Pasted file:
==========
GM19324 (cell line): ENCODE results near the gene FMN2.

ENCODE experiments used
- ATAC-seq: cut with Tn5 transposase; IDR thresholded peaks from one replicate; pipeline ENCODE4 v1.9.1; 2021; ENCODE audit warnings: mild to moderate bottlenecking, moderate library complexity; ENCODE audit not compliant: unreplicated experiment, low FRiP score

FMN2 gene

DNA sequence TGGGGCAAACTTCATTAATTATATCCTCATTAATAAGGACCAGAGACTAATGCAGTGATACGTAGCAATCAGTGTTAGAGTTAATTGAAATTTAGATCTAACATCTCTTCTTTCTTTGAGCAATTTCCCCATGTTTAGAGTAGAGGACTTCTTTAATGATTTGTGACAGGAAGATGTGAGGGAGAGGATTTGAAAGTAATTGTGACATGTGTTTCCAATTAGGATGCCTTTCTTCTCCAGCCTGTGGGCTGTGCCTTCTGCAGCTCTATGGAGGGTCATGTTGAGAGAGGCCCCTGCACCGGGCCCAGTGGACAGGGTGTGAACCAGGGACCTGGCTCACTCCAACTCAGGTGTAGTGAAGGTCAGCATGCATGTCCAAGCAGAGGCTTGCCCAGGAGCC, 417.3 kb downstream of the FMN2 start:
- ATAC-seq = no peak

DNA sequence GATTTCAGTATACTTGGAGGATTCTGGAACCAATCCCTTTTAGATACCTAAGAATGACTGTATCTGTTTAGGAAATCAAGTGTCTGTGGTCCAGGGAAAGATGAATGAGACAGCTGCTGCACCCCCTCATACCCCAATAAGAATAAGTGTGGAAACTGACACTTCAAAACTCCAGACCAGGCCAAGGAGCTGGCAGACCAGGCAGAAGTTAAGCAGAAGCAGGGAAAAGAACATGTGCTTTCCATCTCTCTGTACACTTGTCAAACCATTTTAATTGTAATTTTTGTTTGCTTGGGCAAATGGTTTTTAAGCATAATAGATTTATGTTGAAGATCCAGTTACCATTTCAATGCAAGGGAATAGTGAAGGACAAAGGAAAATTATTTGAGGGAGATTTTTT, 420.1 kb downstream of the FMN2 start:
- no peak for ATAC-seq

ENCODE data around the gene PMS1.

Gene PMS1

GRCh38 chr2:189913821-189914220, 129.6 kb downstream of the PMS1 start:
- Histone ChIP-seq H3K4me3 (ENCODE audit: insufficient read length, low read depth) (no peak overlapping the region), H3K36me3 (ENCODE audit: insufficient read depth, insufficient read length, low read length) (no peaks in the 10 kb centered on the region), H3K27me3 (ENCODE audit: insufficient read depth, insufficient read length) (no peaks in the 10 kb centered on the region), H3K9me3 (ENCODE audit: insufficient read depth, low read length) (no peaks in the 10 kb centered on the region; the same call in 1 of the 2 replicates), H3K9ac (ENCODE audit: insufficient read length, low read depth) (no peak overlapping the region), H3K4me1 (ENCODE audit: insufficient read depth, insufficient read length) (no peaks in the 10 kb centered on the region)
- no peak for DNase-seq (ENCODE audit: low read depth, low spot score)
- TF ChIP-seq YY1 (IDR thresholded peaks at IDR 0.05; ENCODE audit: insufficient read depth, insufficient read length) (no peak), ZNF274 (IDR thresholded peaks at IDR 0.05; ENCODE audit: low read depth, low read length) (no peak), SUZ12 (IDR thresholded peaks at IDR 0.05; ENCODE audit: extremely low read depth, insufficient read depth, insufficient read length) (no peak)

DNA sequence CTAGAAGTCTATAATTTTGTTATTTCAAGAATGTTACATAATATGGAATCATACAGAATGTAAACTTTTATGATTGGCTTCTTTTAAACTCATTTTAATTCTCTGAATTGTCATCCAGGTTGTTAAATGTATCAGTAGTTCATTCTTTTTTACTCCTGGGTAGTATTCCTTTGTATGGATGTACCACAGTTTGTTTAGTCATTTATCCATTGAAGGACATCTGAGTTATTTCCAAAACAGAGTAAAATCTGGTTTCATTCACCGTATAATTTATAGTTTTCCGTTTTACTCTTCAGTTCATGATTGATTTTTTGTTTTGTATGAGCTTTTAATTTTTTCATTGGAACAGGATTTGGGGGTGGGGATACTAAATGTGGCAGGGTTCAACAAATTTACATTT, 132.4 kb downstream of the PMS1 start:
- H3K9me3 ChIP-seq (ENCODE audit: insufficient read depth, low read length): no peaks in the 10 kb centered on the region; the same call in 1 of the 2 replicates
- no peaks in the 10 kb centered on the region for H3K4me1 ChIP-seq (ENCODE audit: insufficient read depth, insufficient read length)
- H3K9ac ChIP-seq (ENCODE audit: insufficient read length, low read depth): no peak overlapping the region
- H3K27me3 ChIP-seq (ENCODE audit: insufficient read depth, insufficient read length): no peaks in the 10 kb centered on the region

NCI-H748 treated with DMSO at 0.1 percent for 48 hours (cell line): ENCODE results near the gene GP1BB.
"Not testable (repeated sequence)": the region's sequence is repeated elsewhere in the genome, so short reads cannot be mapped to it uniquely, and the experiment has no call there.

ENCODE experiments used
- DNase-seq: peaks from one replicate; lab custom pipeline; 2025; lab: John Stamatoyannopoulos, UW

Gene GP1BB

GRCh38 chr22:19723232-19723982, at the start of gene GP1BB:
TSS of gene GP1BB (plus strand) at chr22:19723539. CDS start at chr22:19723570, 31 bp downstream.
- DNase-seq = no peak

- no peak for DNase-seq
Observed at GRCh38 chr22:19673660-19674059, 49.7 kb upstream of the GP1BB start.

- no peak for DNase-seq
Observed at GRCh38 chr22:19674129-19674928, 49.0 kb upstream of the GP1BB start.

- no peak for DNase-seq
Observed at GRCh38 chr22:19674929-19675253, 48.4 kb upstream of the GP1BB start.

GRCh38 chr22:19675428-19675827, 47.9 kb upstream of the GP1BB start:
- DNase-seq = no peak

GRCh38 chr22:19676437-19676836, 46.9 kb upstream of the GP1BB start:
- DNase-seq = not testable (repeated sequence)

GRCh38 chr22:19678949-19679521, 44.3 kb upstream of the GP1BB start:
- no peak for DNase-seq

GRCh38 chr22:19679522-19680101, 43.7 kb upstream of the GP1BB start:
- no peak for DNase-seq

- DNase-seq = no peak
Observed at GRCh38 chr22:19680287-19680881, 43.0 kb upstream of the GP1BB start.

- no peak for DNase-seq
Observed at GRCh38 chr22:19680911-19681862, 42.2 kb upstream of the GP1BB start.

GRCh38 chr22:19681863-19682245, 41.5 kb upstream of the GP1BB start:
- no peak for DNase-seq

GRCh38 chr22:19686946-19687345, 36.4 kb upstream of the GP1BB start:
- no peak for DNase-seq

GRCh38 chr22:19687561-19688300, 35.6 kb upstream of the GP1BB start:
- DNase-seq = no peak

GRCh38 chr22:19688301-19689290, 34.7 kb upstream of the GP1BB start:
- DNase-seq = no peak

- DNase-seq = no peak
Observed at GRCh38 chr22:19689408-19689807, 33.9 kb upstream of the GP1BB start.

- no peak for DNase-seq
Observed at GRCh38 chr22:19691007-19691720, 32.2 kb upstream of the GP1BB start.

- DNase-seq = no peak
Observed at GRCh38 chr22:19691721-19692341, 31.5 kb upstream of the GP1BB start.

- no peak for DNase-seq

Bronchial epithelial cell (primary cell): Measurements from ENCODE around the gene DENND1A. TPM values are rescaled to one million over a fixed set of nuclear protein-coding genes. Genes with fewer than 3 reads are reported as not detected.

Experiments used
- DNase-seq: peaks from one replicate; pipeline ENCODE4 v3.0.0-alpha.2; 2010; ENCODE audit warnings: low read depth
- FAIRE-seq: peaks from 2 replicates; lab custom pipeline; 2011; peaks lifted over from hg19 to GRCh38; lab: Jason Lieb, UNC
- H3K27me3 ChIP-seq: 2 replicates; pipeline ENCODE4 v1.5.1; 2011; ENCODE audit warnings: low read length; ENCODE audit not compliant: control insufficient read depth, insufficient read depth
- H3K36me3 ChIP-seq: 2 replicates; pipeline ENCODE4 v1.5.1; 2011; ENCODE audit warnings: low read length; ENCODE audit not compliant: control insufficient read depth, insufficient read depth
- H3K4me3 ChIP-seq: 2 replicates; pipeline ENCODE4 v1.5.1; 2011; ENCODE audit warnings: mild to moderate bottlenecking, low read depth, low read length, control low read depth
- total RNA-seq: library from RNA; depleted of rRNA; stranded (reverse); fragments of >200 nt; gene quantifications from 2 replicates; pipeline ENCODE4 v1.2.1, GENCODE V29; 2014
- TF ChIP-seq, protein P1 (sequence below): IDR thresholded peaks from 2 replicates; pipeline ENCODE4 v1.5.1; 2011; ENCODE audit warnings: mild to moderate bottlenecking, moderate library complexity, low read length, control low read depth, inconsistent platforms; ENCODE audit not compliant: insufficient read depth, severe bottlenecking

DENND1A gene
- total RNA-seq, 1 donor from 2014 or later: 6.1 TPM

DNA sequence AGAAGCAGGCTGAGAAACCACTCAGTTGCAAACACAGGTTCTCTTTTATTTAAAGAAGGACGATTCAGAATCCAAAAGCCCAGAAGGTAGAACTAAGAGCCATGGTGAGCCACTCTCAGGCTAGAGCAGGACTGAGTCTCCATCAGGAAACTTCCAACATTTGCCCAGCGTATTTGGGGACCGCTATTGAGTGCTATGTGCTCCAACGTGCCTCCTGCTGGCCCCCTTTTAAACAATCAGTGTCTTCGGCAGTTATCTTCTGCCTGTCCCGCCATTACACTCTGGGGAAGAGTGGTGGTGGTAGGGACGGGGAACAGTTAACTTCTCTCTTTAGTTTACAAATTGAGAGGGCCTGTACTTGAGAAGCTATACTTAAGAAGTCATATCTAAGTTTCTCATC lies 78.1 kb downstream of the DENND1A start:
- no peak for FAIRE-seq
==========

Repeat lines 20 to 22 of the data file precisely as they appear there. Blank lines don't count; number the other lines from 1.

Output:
NCI-H748 treated with DMSO at 0.1 percent for 48 hours (cell line): ENCODE results near the gene GP1BB.
"Not testable (repeated sequence)": the region's sequence is repeated elsewhere in the genome, so short reads cannot be mapped to it uniquely, and the experiment has no call there.

ENCODE experiments used